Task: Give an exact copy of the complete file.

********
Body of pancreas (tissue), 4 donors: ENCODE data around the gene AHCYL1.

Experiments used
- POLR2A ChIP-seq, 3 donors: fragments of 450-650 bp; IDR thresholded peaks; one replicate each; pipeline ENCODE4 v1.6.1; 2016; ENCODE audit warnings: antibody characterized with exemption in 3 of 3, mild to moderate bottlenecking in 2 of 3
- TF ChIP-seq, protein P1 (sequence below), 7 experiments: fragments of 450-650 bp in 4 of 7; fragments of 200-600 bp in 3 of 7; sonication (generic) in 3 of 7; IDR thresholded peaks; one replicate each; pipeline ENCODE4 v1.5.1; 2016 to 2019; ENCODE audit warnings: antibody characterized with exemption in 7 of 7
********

Body of pancreas (tissue), 4 donors: ENCODE data around the gene AHCYL1.

Experiments used
- POLR2A ChIP-seq, 3 donors: fragments of 450-650 bp; IDR thresholded peaks; one replicate each; pipeline ENCODE4 v1.6.1; 2016; ENCODE audit warnings: antibody characterized with exemption in 3 of 3, mild to moderate bottlenecking in 2 of 3
- TF ChIP-seq, protein P1 (sequence below), 7 experiments: fragments of 450-650 bp in 4 of 7; fragments of 200-600 bp in 3 of 7; sonication (generic) in 3 of 7; IDR thresholded peaks; one replicate each; pipeline ENCODE4 v1.5.1; 2016 to 2019; ENCODE audit warnings: antibody characterized with exemption in 7 of 7